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An international online magazine that publishes Surrealist poetry in English.

Issue Two



The Scholars of the Sun

The first students of light were a curious bunch: they waited for Zeus's epiphanies and insisted magnets had souls. But mostly the light fell back on them as they peered at the skies and complained the sun was plagiarizing itself. Over the next 500 years the sun rose and set thousands of times. Each morning the goddess of dawn was thanked, and a path was cleared in the air to let images pass. All the space between the stars and Cleveland, Ohio was paved to make way for illuminations. Dust motes floated in the beams – the ancient sutras proclaimed the rays the same as heat. The dualists saw light entwined with darkness and, therefore, was not a proper thing to be studied on its own. So it wandered and touched off human understanding where it could, and where it could not hatred and stupidity established their domain. The demands of the generals warned in the dark. The famous moralists ministered to their flock. The tortured pleas of those who served the Pentagon remained trapped until the origamists unfolded the many ways that rays bounced off of objects and inspired the devout. Slowly, the masses began to appreciate the holy argument of the light. They kissed its hem. They fondled the beaded handiwork on the water's surface. They marveled at the luxurious fit. Each one began to praise the paradise they lived in, lit by some mysterious presence that both gave hope and shamed them. At dawn, at sunset, in the gloaming, after lux and lumen, they inhaled the light and became the scholars of the sun.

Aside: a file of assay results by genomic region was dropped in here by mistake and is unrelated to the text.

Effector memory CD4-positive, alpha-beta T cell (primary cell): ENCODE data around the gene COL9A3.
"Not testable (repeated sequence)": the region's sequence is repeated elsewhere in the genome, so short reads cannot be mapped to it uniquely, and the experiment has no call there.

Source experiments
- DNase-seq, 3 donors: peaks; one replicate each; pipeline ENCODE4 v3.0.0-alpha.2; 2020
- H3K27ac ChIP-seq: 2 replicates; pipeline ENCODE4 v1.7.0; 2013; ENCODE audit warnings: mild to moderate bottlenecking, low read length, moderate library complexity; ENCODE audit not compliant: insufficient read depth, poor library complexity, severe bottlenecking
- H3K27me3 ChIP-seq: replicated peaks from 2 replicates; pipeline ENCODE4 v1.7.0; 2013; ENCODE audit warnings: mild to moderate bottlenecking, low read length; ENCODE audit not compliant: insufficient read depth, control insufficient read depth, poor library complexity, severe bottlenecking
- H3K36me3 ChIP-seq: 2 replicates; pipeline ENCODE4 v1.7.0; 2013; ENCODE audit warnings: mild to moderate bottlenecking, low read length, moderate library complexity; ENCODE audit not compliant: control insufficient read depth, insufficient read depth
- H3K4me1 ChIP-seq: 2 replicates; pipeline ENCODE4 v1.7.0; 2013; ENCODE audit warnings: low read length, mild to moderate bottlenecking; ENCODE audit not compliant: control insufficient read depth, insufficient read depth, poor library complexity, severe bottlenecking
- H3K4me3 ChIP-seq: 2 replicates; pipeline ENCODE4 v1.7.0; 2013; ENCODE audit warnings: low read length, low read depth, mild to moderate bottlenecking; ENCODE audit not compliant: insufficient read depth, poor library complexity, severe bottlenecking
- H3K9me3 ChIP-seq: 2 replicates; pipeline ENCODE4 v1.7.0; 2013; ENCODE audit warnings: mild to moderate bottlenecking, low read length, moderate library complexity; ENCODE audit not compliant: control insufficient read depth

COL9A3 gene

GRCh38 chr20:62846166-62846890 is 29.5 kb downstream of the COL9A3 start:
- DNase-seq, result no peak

The Day of the Shooting Star

The day of the shooting star made us buy shit we didn't need
for the home of nowhere humans, the nightmare of the big room

where we crushed substandard food and coughed up blood
part of the veil of spectacles that lit up the dirt in our nerves

the one with ADD leaned forward with a purpose equal to an educator
who is mindful of the bastard sounds of saxophones on the public stairs

and the black angel breathing a distraction for opium addicts
confined to a garbage bag that holds the truth tucked in cannonball position

air pollution interrupts deep storms and tough love meets
pesticides, artificial flavors, and African eyes in winter

the aroma of radio in the air near the chandelier of Nazareth
dances the playground planted in the blue wind of the bullfighter sky

as human as flags conjuring amnesia, as slippery as sheets with wits
the problem child tries to live right in American pajamas

Rejoice! the sweet children of the know nothings find their heroes
during meditation footage and the improvements to the peace dances

oversized drums beat in the internet cafes to signal a high speed chase
through a concrete Vietnam and the finish line on a pedestal in Mecca

there our forefathers trapped compassion and replaced it with portraits of power
their eyes on a hopeful medusa with her compelling red parts – still swelling

Tim Kahl currently teaches at California State University, Sacramento. His work has been published in Prairie Schooner, Drunken Boat, Mad Hatters' Review, Indiana Review, Metazen, Ninth Letter, Sein und Werden, Notre Dame Review, The Really System, Konundrum Engine Literary Magazine, The Journal, The Volta, Parthenon West Review, and Caliban. His collections include The String of Islands (Dink Press, 2015).

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